The public will also derive confidence from the mandate of the commission, which is designed to address the very questions and issues that give rise to public concern.

A fourth feature is the broad investigative powers to compel the testimony of witnesses and the production of documents.

A trial judge is a passive observer who is restricted to the issues between the parties as defined by the pleadings or charge. In contrast, a commissioner may go where the mandate and evidence lead.

The final feature that enhances public confidence is the transparency of the proceedings. Hearings are conducted in public, are often televised, and available online. Most inquiries receive detailed coverage in the media.

Judicial processes are independent and open but are restricted to the issues between parties. Judges do not report on what went wrong and why or how that can be avoided in the future.

Legislative hearings are open and may have broad mandates but legislators have many ongoing responsibilities. Partisanship also detracts from public confidence in their objectivity.

Criminal investigations may be detailed and intense but they are narrowly focused. They cannot respond directly to public concerns since they are conducted in private. They also lack the power to compel testimony so the results of their own findings must be tested in court.


The decision to establish commissions is inherently political since it is made by the cabinet. They may serve as both a “political tool” and a “check on politics.”

These purposes may seem contradictory but both are often present and they may interact with varying degrees of tension and harmony. A government may wish to escape criticism by shifting a problem to an inquiry but the public also may be served by receiving an objective and fact-based response to the problem.

The primary political advantage is to take the heat off a government under attack for a problem with a high public profile.

The government can say it has “done something” without admitting to any wrongdoing. It can postpone having to respond to the problem since, inevitably, the earlier attacks included the demand for such an inquiry. Once that demand has been met, critics have to wait for the commission to report.

But there are also potential disadvantages.

The government loses control of the information given to the public and the manner in which it is expressed. The hearings can magnify the criticisms on a daily basis and the final report can be damning of the government that created it.

The government must assess its “exposure.” Is the problem limited to a few individuals? At what level? Will a resignation suffice? Will the publicity put the government in a bad light even if there is no clear evidence of wrongdoing? Is there a strong public suspicion of a coverup that can be confronted only by independent fact-finding?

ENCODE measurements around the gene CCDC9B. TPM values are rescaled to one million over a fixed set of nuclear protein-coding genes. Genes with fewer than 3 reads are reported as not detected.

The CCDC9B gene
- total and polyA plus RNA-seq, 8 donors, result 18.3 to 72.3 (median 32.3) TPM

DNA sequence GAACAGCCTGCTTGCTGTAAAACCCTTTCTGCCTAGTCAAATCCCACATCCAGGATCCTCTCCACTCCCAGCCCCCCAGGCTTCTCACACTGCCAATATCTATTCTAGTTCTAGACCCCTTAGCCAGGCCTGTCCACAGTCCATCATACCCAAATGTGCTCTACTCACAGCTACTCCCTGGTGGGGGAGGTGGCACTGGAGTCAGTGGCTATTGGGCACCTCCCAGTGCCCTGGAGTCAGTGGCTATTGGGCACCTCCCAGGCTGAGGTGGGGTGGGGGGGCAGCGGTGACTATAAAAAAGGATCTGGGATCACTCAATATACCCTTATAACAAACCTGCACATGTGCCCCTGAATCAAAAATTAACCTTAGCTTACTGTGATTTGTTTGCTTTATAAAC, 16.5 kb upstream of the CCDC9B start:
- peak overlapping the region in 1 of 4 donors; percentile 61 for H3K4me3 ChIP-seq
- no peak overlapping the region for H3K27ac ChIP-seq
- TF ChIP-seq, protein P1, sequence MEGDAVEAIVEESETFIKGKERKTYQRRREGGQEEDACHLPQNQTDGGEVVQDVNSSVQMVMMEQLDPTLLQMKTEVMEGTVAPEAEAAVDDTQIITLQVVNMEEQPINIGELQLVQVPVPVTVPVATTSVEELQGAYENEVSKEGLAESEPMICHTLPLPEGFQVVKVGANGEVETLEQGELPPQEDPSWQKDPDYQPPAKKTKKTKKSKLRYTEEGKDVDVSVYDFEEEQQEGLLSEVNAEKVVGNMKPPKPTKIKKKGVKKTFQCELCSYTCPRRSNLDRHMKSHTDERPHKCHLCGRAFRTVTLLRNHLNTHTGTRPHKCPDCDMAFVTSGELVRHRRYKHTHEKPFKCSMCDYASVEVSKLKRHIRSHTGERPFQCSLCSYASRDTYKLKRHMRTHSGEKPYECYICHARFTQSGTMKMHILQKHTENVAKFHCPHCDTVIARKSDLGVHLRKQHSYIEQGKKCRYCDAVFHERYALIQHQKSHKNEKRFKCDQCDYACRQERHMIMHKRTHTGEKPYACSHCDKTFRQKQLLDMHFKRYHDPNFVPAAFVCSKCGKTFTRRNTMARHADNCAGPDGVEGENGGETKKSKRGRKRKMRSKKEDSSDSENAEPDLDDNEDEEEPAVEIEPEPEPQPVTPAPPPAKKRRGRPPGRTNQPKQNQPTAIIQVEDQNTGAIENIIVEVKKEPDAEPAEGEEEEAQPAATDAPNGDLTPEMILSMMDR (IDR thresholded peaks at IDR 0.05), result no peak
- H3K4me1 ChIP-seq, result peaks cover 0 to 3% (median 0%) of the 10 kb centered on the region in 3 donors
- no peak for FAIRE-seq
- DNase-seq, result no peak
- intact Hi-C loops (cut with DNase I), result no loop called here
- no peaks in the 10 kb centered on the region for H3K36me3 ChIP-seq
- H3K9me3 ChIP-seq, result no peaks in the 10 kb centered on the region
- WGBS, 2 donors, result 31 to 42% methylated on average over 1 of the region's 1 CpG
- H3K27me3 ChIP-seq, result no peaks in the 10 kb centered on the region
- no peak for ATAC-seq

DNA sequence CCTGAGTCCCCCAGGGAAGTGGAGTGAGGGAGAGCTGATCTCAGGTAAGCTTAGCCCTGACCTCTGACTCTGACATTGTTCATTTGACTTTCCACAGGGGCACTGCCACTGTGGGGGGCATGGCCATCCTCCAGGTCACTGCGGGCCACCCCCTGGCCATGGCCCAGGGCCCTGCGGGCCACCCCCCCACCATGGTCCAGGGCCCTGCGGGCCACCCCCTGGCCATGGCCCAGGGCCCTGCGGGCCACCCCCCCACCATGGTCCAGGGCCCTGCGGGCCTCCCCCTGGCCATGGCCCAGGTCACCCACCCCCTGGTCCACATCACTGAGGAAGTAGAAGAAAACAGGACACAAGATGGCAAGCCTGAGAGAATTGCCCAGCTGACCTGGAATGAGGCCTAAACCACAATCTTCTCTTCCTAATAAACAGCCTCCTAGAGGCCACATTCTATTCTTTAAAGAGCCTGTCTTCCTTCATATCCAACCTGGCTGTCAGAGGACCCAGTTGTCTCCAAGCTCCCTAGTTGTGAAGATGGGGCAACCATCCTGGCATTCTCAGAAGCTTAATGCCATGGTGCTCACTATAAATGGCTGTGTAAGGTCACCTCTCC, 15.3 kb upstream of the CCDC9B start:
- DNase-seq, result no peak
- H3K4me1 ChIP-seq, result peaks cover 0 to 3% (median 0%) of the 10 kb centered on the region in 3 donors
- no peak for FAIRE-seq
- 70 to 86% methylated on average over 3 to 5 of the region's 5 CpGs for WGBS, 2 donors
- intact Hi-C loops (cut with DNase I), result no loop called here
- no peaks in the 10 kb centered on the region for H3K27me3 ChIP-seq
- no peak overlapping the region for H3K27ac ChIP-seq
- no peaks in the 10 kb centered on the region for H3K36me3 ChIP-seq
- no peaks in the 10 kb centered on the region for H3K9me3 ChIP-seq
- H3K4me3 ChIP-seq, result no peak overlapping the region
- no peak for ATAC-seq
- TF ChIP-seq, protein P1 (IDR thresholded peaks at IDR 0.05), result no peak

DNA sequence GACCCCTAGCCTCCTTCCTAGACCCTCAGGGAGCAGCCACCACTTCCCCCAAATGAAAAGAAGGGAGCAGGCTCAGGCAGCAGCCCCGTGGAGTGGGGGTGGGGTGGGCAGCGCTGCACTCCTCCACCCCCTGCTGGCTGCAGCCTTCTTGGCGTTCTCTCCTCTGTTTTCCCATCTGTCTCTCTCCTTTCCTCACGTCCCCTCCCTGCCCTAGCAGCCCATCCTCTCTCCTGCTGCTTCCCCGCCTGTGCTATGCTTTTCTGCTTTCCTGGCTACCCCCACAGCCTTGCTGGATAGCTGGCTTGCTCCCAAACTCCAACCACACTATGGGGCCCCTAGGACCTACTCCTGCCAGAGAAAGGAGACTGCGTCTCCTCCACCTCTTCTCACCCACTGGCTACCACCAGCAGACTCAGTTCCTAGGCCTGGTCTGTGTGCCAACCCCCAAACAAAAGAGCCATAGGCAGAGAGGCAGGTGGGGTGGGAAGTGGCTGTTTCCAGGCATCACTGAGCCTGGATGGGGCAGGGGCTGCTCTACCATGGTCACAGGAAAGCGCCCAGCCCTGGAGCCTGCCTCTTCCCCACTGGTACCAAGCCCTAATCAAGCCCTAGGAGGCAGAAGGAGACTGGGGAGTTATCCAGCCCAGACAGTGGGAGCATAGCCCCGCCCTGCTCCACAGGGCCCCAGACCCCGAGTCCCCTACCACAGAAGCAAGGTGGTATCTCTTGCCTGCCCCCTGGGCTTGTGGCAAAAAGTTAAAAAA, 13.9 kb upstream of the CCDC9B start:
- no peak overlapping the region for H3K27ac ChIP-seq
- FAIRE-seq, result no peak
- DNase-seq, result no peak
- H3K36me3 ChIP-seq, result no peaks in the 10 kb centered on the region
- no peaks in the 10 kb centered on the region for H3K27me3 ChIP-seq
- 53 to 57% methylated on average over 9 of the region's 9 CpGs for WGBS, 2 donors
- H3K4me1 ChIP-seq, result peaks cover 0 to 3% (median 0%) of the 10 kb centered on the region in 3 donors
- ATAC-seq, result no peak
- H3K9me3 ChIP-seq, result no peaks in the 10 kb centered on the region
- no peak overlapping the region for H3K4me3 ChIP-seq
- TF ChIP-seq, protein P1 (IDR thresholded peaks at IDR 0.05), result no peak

The government must also assess whether the problem has “legs.” Can it weather the storm by simply repeating its position until the media and public grow tired of the issue? Or is it likely to gain momentum rather than losing it?

The political consequences may be difficult to predict. Former prime minister Paul Martin established the Gomery Commission and was personally exonerated. However, he was defeated in the next election since the public probably did not distinguish his watch from that of his predecessor, Jean Chrétien, in relation to the sponsorship scandal.

A decade earlier, the Chrétien government established the Somalia Inquiry. The commission was frustrated by the lack of co-operation on the part of officials and a relationship of confrontation with the government soon escalated. The government was increasingly critical of the commission’s expense and delay.

More importantly, the public seemed to be increasingly unhappy with the adversarial nature of the highly publicized hearings and the ongoing criticism of our armed forces. The government took the bold step of terminating the commission before it could complete its mandate but suffered no adverse consequences and won another majority in the ensuing general election.


Commissions of inquiry form a “residual” institution in the machinery of government that often serves a unique blend of governmental, social, and political purposes. They continue to be invoked when nothing else seems adequate to satisfy public confidence and there is no end in sight.

Ed Ratushny is a law professor at the University of Ottawa and the author of The Conduct of Public Inquiries, the first comprehensive and integrated treatise on commissions of inquiry.